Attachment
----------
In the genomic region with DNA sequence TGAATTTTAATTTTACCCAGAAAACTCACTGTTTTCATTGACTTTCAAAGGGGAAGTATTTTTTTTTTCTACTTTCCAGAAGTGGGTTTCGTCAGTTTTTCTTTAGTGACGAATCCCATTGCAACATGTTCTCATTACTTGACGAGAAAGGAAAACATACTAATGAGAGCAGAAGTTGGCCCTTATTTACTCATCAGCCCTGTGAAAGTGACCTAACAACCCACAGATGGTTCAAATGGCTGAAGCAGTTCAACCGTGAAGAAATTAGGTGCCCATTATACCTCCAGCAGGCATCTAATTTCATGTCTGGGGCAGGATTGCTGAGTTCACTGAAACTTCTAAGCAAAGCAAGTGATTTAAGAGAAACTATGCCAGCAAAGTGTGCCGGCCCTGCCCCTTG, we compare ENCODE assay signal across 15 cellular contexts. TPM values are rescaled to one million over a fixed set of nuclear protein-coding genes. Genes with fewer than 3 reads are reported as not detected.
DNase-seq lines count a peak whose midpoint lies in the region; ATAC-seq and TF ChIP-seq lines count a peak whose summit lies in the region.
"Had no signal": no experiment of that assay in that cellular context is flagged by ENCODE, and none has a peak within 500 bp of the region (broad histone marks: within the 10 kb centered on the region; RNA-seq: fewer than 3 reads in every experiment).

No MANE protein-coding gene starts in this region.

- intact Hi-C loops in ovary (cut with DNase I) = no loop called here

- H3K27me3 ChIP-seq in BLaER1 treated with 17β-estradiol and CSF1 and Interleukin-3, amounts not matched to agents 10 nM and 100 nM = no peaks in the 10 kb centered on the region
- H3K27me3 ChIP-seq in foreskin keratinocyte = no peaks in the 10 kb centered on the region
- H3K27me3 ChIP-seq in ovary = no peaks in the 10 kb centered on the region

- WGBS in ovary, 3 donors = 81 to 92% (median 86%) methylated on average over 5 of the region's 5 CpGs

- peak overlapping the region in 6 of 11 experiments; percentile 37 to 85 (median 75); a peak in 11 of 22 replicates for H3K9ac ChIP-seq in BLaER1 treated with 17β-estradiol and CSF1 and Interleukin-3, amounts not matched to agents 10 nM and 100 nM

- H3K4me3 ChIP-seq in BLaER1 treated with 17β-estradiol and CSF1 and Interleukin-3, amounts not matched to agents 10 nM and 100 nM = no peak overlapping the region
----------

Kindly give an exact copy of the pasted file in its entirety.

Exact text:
In the genomic region with DNA sequence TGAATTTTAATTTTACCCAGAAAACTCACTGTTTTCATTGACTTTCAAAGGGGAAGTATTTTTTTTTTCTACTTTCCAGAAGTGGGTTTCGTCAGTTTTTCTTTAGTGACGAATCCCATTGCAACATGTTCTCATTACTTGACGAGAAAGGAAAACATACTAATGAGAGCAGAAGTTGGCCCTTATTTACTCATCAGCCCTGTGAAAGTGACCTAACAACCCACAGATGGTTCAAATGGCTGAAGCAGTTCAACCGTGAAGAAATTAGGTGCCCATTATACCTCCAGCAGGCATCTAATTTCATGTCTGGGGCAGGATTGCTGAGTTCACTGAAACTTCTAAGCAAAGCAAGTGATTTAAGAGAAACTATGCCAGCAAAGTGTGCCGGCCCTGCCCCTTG, we compare ENCODE assay signal across 15 cellular contexts. TPM values are rescaled to one million over a fixed set of nuclear protein-coding genes. Genes with fewer than 3 reads are reported as not detected.
DNase-seq lines count a peak whose midpoint lies in the region; ATAC-seq and TF ChIP-seq lines count a peak whose summit lies in the region.
"Had no signal": no experiment of that assay in that cellular context is flagged by ENCODE, and none has a peak within 500 bp of the region (broad histone marks: within the 10 kb centered on the region; RNA-seq: fewer than 3 reads in every experiment).

No MANE protein-coding gene starts in this region.

- intact Hi-C loops in ovary (cut with DNase I) = no loop called here

- H3K27me3 ChIP-seq in BLaER1 treated with 17β-estradiol and CSF1 and Interleukin-3, amounts not matched to agents 10 nM and 100 nM = no peaks in the 10 kb centered on the region
- H3K27me3 ChIP-seq in foreskin keratinocyte = no peaks in the 10 kb centered on the region
- H3K27me3 ChIP-seq in ovary = no peaks in the 10 kb centered on the region

- WGBS in ovary, 3 donors = 81 to 92% (median 86%) methylated on average over 5 of the region's 5 CpGs

- peak overlapping the region in 6 of 11 experiments; percentile 37 to 85 (median 75); a peak in 11 of 22 replicates for H3K9ac ChIP-seq in BLaER1 treated with 17β-estradiol and CSF1 and Interleukin-3, amounts not matched to agents 10 nM and 100 nM

- H3K4me3 ChIP-seq in BLaER1 treated with 17β-estradiol and CSF1 and Interleukin-3, amounts not matched to agents 10 nM and 100 nM = no peak overlapping the region